Published March 05, 2013
Capital One got hit by the most complaints from its customers of seven major U.S. card companies in 2012, according to an analysis of newly public complaint figures.
American Express had the fewest complaints by purchase volume of the seven companies -- but it was also the stingiest with credits and other kinds of payback after receiving a complaint.
Those are among the findings from a CreditCards.com analysis of the first year's worth of complaints published in a new database by the U.S. Consumer Financial Protection Bureau. The agency's detailed records provide a first-ever look at friction points between card issuers and their customers -- and which companies are likely to pay back a customer with a gripe. (Article continues below.)
"We've been advocating since the bureau existed to make this (complaint) information public," said Ruth Susswein, deputy director of national priorities at Consumer Action. "There is the potential that companies would improve, since no one wants to be at the top of the list."
Capital One disagreed with the conclusion that the company gets more complaints than competitors for its size. On a per-account basis, the company's complaint numbers are within the range seen by other large issuers, a spokeswoman said.
Nationwide, 11% of cardholders had some problem with their credit card in 2012, according to a separate survey by the analysis firm J.D. Power. That indicates that about 15,000 credit card complaints filed with the consumer bureau in 2012 are a relatively small sample of the total discontent out there.
Highest, lowest complaint totals
The consumer bureau began publishing credit card complaints on its website -- minus people's names and addresses -- in mid-2012.
Creditcards.com looked at seven card issuers that had three-quarters of U.S. card purchases by dollar volume. Capital One had the most complaints overall in the federal data and the highest complaint rate, with about 18 gripes per $1 billion in card purchases. It was followed by Citibank with 16.5 and Bank of America with 10.5.
Coming in on the low end of the bunch was American Express, with fewer than two complaints per $1 billion in card purchases. Discover and Chase were about the middle of the pack, with 6.8 and 5.1 respectively. Rounding out the seven was U.S. Bank, with 2.8.
Billing disputes topped the list of gripes, followed by interest rate issues and credit report squabbles. James Miller, director of banking practice at J.D. Power, said that some complaints are outside card companies' control. Billing disputes, for example, usually reflect a disagreement with a merchant -- the card company is caught in the middle when a customer tries to charge back a purchase.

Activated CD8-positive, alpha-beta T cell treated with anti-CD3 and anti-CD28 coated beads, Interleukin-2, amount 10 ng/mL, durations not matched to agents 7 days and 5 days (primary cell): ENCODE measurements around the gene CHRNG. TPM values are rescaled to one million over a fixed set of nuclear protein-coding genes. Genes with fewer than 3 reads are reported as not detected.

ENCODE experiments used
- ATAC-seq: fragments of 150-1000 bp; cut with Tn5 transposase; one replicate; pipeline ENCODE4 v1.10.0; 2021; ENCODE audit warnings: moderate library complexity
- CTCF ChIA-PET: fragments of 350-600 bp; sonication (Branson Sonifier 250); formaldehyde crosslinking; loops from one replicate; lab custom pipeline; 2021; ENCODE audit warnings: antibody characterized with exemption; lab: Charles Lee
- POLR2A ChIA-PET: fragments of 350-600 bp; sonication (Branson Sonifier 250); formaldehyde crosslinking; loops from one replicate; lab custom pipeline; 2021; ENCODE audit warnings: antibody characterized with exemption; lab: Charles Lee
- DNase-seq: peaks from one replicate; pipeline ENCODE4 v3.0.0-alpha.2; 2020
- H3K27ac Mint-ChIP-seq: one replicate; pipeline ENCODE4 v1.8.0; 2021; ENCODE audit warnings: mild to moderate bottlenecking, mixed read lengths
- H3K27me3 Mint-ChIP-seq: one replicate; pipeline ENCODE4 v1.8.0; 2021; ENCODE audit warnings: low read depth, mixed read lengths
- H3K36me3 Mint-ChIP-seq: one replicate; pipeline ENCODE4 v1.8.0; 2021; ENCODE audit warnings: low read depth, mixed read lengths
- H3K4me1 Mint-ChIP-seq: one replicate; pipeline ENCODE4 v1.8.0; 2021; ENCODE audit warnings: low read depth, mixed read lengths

"Whatever the customer thinks is a complaint is a complaint, if they're frustrated enough to put it in the system," he said. "It's sort of a squishy world out there."
But the consumer bureau is not just taking complaints at face value. It removes duplicates and verifies that the person is a customer of the target company. Then the card issuer responds to the complaint, and the agency tracks the outcome -- including any credit or other "relief" given to the cardholder. Lastly, the cardholder can dispute the company's resolution. And most types of complaints, such as rates, fees and collection practices, have to do with the card issuer's practices.
Capital One complaints include pre-merger gripes
Capital One's complaints for the year include ones that were originally aimed at HSBC, whose U.S. card business it bought in May. That sale throws a twist into the comparison. Capital One now owns the business that generated HSBC complaints, but its practices weren't to blame for HSBC customers' grumbling before the sale. Our analysis added HSBC's estimated purchase volume to Capital One's purchase volume, to go with the added complaints from HSBC.
Comparing companies' size another way yields different results, Capital One spokeswoman Pam Girardo said. When comparing total accounts instead of purchase volume, Capital One is "comfortably inside the range experienced by the other four largest banks," she said in an email response to questions. "That said, we take all concerns and complaints very seriously, and are constantly working to improve."
CreditCards.com used cardholders' purchase dollars as a yardstick because customer totals do not consider the different ways people use their cards. Most people have several credit cards -- some of which get a heavy workout while others rarely see a swipe reader.